clock menu more-arrow no yes mobile

Filed under:

Don’t overlook Dom Thompson-Williams as part of the James Paxton trade

New, 3 comments

Mariners got more than just Justus Sheffield in the deal.

MLB: New York Yankees-Workouts Kim Klement-USA TODAY Sports

With the Seattle Mariners pulling the trigger last night on the trade of LHP James Paxton to the New York Yankees, the value of the return on this trade is already being debated.

The Mariners received LHP Justus Sheffield, RHP Erik Swanson, and OF Dom Thompson-Williams for Paxton. Sheffield is a name most any prospect tracker would know, and Swanson was outstanding in Class-AA Trenton (5-0, 0.42 ERA, 55 K, 15 BB in 42 2/3 IP) and solid in Class-AAA Scranton/Wilkes-Barre (3.86 ERA, 14 BB, 78 K in 72 1/3 IP), and looks destined for the Seattle ‘pen in 2019.

The third player is drawing little attention, comparatively, but Thompson-Williams is worth a second look for those who see him as an afterthought.

A highly-athletic outfielder with a tool set centered around a power-speed combo, Thompson-Williams finally saw that power express itself in 2018 when he swatted 22 homers in 100 games between the Low-A Charleston RiverDogs (.378, 5 HR, 9 RBI in 10 games) and High-A Tampa Tarpons (.290, 16 doubles, 17 HR, 65 RBI, .872 OPS in 90 games). His wRC+ of 147 with Tampa was reflective of his previous season totals (113 w/ Staten Island in 2016 and 132 w/ the same team in 2017), discounting his first appearance with the RiverDogs in 2017, an abortive wRC+ of 47 in 23 games being the result.

His K% of 25.3 is indicative of his continuing adjustment to higher velocities, as he had developed a reputation in the past for hitting off-speed pitches at a more frequent clip than top-shelf fastballs. He has the strength and hand-eye coordination to improve in this area, and he has certainly made progress, though how he will function in Double-A remains to be seen. If he can improve on his 8.3% BB rate, perhaps boosting it to double-digit territory, at least he can offset those empty outs.

One interesting stat: his 20.2% HR/FB rate. His IFFB% dropped to a career-low 10.7%, and his FB% peaked to a new career-high 36.1%. He is still more of a ground-ball hitter (1.19 GB/FB ratio in 2018; 1.32 in 2017 w/ Charleston; 1.93 w/ Staten Island), and the sudden home-run pop appears to be more a result of simply squaring up pitches more frequently and turning on fastballs with a bit more confidence (see above).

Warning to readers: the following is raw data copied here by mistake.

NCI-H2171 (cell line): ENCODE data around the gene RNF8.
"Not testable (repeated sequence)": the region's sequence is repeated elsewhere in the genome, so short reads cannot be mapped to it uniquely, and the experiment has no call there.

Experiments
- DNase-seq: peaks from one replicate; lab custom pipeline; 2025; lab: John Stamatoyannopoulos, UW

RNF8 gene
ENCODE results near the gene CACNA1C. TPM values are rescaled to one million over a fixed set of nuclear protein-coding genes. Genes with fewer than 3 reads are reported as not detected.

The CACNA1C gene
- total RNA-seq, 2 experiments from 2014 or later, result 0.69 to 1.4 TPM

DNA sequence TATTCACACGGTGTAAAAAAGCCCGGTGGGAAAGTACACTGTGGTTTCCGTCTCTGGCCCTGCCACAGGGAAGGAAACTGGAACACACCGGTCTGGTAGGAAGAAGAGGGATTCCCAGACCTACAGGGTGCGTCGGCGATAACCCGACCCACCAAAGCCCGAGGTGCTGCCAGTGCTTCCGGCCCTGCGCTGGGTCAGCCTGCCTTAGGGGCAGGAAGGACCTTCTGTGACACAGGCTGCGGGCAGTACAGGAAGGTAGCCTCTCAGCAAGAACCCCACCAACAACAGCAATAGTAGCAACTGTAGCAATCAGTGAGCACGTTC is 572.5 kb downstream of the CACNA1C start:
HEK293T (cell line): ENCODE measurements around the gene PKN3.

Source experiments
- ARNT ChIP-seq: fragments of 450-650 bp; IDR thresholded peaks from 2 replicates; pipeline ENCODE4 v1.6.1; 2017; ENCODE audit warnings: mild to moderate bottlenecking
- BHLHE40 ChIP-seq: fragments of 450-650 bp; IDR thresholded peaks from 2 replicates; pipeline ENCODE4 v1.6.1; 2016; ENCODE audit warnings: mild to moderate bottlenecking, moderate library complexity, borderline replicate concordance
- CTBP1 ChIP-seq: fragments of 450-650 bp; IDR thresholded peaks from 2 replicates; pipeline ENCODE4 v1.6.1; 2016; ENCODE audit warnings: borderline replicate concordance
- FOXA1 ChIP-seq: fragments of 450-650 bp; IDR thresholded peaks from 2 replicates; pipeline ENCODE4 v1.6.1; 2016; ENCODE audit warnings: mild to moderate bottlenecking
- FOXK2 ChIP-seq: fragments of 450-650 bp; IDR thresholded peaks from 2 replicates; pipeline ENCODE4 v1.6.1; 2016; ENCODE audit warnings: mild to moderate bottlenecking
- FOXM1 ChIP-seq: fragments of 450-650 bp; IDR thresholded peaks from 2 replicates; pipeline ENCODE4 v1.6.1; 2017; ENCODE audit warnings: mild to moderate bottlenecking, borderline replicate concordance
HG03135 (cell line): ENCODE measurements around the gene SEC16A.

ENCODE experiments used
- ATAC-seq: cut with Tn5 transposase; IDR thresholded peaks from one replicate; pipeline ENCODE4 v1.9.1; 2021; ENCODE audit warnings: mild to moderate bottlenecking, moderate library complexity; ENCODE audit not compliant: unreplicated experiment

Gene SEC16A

He’s definitely a pull hitter, going to right 46.6% of the time, and this may be where his home-run power primarily resides as he matures. He showed little in the way of a platoon split, actually hitting lefties slightly better, albeit in only 96 at-bats. He recorded a .313 BA vs. LHP, .281 vs. RHP in his 90 games with Tampa. He’s often able to open up on middle-in pitches quickly, taking away the low-and-in weakness typically shared by left-handed batters.

His above-average-to-plus speed makes him a true threat on the base-paths. It also makes him a highlight waiting to happen in the outfield, at times. He has worked at refining his routes in the field, focusing more on efficiency as opposed to using his speed to compensate. He has the speed to play center, and also spent 27 games in left, as well as 16 games in right in 2018, handling all three positions well enough to be at least a dependable reserve.

What the Mariners have (for the moment; tomorrow, he could be somewhere else) is a strong and athletic outfielder who should have the developing skills and natural ability to become a reserve, one with more to offer than the average, glove-first sub. If he can deal with the high-90’s heat he’s going to see literally every game in the higher levels of pro ball, even if he struggles from time to time, he could be a good part-time starter who can pop the occasional homer and record double-digit steals along the way. This is especially true for a team in a full rebuild, which the M’s are destined to be in the coming months.